Not evaluated (IUCN 3.1)
Ramphotyphlops braminus, commonly known as the brahminy blind snake and other names, is a blind snake species found mostly in Africa and Asia, but has been introduced in many other parts of the world. Completely fossorial, they are often mistaken for earthworms, though they are not segmented. The specific name is a Latinized form of the word Brahmin, which is a caste among Hindus. No subspecies are currently recognized.
Adults are small and thin, averaging between 6.35-16.5 cm (2½ to 6½ inches) in length. The head and tail-tip look much the same, with no narrowing of the neck. The rudimentary eyes appear only as a pair of small dots under the head scales. The tip of the tail ends with a tiny pointed spur. The head scales are small and resemble those on the body. There are 20 rows of dorsal scales along the entire body. The coloration of the adults varies from shiny silver gray to charcoal gray or purple. The venter is grayish to brown. Juveniles are colored much the same as the adults.
Ramphotyphlops braminus is variously known as brahminy blind snake (or brahminy blindsnake), flowerpot snake, common blind snake, island blind snake, and Hawaiian blind snake. The moniker "flowerpot snake" derives from the snake's incidental introduction to various parts of the world through the plant trade.
In Africa, it has been reported in Senegal, Benin, Togo, Ivory Coast, Cameroon, Somalia, Zanzibar, Tanzania, Mozambique, South Africa (an isolated colony in Cape Town, also about 8 have been found in Lephalale, Limpopo Province at the Medupi Power Station during construction), Madagascar, the Comoro Islands, Mauritius, the Mascarene Islands and the Seychelles.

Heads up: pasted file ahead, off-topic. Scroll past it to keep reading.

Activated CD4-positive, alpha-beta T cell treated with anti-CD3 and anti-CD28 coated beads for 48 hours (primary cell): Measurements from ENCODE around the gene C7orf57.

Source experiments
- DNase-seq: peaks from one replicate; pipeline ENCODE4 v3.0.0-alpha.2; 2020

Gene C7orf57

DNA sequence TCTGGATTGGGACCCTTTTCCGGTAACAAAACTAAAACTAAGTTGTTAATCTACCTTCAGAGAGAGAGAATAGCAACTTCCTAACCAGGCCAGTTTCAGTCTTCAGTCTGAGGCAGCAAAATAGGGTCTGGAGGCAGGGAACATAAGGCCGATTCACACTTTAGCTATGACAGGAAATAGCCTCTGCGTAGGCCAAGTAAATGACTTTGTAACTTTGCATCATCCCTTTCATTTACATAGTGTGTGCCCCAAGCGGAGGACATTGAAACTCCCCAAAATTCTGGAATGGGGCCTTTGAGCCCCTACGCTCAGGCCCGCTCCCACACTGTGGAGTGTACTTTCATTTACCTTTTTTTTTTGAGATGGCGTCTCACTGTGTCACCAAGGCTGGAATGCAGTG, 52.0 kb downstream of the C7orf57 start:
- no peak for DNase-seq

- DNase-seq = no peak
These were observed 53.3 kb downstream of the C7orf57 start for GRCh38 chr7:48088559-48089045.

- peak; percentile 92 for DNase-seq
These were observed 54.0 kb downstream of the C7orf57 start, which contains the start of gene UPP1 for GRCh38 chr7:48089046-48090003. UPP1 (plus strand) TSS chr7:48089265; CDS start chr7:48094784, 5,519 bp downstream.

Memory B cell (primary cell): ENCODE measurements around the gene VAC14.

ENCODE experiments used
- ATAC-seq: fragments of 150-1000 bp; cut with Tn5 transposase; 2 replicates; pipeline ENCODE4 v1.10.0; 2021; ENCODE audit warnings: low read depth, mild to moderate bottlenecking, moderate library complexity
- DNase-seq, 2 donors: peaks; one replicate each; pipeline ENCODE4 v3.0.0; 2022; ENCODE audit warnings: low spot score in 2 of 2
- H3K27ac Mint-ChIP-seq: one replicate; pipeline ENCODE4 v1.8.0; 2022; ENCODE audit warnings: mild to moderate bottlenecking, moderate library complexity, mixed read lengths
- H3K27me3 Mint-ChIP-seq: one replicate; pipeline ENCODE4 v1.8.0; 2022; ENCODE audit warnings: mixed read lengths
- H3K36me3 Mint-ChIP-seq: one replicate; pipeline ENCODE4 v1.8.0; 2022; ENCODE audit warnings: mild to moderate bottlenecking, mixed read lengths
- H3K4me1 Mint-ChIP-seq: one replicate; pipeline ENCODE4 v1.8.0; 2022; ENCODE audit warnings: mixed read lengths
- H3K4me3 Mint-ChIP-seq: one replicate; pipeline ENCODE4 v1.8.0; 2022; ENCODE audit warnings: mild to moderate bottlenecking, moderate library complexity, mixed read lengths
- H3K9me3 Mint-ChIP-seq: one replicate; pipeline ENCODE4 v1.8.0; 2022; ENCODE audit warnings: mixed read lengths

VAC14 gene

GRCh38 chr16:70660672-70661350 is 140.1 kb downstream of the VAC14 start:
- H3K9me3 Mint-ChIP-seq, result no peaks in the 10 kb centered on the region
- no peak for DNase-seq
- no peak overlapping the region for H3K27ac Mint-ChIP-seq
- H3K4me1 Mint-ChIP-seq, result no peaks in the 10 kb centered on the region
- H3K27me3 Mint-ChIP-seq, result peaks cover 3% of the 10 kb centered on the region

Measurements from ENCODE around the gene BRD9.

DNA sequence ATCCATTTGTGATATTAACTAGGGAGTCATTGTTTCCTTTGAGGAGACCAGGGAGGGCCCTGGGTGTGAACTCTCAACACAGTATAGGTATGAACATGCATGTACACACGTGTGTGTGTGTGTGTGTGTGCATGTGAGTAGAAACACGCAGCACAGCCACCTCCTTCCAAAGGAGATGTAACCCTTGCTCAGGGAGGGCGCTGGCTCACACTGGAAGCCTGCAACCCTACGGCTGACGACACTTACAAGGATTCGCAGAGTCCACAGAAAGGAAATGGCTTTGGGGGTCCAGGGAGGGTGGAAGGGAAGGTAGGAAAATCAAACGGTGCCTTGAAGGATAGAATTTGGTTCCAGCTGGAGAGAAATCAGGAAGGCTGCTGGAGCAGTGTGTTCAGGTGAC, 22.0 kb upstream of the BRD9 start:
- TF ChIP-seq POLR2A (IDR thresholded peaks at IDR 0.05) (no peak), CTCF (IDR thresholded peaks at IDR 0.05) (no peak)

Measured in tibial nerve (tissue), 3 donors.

In Asia it occurs in Arabia, Iran, Pakistan, Nepal, mainland India, the Maldives, the Lakshadweep Islands, Sri Lanka, Bangladesh, the Andaman Islands, the Nicobar Islands, Myanmar, Thailand, Laos, Cambodia, Vietnam, the Ryukyu Islands of Okinawashima and Miyakoshima, Taiwan, Hong Kong, southern China, Hainan, the Malay Peninsula, the Maritime Southeast Asia including Singapore, Sumatra and nearby islands (the Riao Archipelago, Bangka, Billiton and Nias), Borneo, Sulawesi, the Philippines, Butung, Salajar, Ternate, Halmahera, Buru, Ceram, Ambon, Saparua, Java, Bali, Lombok, Sumbawa, Madura, Flores, Lomblen, Sumba, Timor, Kai Island, the Aru Islands (requires confirmation according to McDowell, 1974:25), New Guinea (Irian Jaya and Papua New Guinea), New Britain and Bougainville Island. In Australia in the Northern Territory near Darwin and the northern tip of Queensland). It occurs in the Cocos (Keeling) Islands, on Christmas Island, Palau, Guam, and Saipan. The Americas in the United States (California, Massachusetts, Florida, The Hawaiian Islands, Texas and Louisiana), western and southern Mexico and Guatemala and in the Cayman Islands. The vertical distribution is from sea level to 1,200 m in Sri Lanka and up to 1,500 m in Guatemala. The type locality given is "Vizagapatam" [India].
Usually occur in urban and agricultural areas. These snakes live underground in ant and termite nests. They are also found under logs, moist leaves and humus in wet forest, dry jungle and even city gardens. The distribution and survival of this group of snakes directly reflects soil humidity and temperature.
This species is parthenogenetic and all specimens collected so far have been female. They lay eggs or may bear live young. Up to eight offspring are produced: all female and all genetically identical.
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|Wikimedia Commons has media related to Ramphotyphlops braminus.|
- Ramphotyphlops braminus at the Reptarium.cz Reptile Database. Accessed 30 August 2007.
- Image of Ramphotyphlops braminus at the Institute of Toxicology and Genetics. Accessed 30 August 2007.
- Ramphotyphlops braminus at Snakes of Japan. Accessed 30 August 2007.
- Ramphotyphlops braminus at WildHerps.com. Accessed 30 August 2007.
- R. braminus at ThailandSnakes.com. Accessed 22 December 2014.